Polonius (from Shakespeare’s Hamlet, for those keeping track) said it best: “To thine own self be true.” The Quantified Self Movement aims at just that.

It’s about knowing yourself, and there’s no more romantic, eloquent or accurate way of doing this than with hard data: a collection of numbers on a spreadsheet.

A Definition

At its heart, the Quantified Self Movement is about collecting information about yourself. Of course, this concept is nothing new, but it has been brought to the forefront of consumer consciousness by the prevalence and accessibility of collection devices. Data that was once collected in the lab is now gathered in the home while you eat, sleep and play. Biometric devices such as Nike’s Fuel and FitBit have given everyday folks a glimpse into information that’s more than the sum of their body parts.

A Perfect Fit(ness)

Quantified Self participants gather information on all types of things, from diet to exercise to lifestyle choices. They use spreadsheets, pedometer data and journals to track data, drawing conclusions from that data they’ve amassed. Some users share this information via social media; others keep it as a private progress report on their life.

This trend is especially evident in the fitness industry. Obviously, there is a huge range of what that encompasses, from die-hard marathoners to moms doing Zumba. Specifically, cyclists epitomize the Quantified Self culture. From the lowest amateur rungs to the highest tier professionals, cycling culture has been full of quantified selfers for decades.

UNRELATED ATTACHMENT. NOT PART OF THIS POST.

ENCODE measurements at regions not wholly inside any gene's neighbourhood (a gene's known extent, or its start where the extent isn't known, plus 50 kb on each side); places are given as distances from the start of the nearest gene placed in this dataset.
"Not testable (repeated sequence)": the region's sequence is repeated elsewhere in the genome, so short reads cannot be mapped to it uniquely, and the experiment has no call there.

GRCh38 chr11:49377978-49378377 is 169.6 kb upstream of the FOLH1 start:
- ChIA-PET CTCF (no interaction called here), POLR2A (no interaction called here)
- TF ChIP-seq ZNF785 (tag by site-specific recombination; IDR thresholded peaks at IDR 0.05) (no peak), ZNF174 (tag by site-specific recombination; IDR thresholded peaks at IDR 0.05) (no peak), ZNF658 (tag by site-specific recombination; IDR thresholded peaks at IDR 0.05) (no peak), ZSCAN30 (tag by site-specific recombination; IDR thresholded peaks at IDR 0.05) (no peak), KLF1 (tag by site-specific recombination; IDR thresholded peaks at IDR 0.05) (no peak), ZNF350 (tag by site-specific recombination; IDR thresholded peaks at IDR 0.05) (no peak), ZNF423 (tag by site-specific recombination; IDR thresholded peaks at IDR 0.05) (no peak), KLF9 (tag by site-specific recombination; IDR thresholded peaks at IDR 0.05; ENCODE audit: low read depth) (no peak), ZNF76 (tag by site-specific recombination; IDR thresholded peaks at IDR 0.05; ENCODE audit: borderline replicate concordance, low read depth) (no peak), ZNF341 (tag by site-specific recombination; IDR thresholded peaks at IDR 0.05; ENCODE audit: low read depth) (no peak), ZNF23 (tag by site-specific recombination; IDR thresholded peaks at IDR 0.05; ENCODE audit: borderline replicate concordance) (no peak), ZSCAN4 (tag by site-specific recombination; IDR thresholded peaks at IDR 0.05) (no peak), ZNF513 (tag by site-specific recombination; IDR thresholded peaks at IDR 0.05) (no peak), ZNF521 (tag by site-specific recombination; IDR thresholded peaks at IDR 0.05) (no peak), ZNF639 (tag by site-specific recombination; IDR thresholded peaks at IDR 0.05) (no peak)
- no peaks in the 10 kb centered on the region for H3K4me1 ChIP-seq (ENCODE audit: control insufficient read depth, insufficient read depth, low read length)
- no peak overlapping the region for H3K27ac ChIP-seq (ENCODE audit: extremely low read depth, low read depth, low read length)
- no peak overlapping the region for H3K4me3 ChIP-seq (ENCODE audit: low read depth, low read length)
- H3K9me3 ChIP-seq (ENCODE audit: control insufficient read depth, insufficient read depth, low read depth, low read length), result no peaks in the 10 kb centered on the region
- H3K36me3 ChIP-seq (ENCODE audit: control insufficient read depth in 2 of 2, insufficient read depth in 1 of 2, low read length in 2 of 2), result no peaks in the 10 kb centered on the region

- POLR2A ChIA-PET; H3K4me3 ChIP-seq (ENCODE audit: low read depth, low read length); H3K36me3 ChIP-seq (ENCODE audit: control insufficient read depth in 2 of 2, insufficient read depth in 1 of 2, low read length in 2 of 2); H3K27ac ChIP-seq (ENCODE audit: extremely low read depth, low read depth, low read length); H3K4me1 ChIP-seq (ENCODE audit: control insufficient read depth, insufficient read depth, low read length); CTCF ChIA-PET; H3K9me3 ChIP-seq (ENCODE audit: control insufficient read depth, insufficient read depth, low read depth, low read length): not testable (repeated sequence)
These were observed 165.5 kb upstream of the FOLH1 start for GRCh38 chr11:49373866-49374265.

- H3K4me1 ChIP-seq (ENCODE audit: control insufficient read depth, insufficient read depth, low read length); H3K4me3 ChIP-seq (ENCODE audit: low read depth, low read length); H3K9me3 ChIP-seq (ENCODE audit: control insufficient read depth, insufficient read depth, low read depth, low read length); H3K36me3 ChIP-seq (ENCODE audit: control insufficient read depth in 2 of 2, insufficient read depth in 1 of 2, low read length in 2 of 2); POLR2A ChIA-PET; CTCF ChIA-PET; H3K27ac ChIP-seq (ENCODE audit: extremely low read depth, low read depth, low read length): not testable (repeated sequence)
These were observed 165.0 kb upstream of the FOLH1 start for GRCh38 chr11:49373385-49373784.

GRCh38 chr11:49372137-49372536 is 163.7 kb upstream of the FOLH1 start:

At the introductory level, rank and file riders keep copious log books of distance, temperature and average speed. At the intermediate level, cyclists track heart rate, calories and elevation change. Finally, top cyclists look at wattage, wind speed, direction and power balance between legs. The entire sport is a pantheon of number crunchers in search of personal satisfaction, knowledge and advantage.

And that’s what makes it glorious.

A Quantified Sport

Cycling is particularly keyed into the Quantified Self thought process because the entire sport is composed of small gains, margins and repetition. Its very essence allows people who want the data to collect it, and (relatively) recent inventions have allowed the data gathering to reach new levels. Everyone knows about heart rate monitors (invented decades ago for the thoroughbred horse racing industry); cyclists have used them for years.

Now, we have power meters, the gold standard for cycling data. Simply put, cycling—performance cycling, specifically—is about power: the ability to do a certain amount of work over a certain amount of time (sheer watts). These devices physically measure, through strain gauge instrumentation, how much power the rider is exerting. They simultaneously correlate this data to heart rate, elevation and dynamic maps information. This is downloaded into one of several analytics cycling dashboards (which have existed for at least five years) and shared with coaches who are usually continents away.

And it’s about to get even more prevalent.

A Quantified Future

Power meters are becoming less expensive, which means more people can afford them. This means even more data will be generated and uploaded to sharing sites like Strava. Ironically, the propagation of the Quantified Self Movement is a never-ending evolution of data collection coupled with new ways of analyzing the information that’s become accessible and mainstream. The two feed off each other in a never ending—ahem—cycle.

Josh Benton

By Josh Benton


Published on November 05, 2015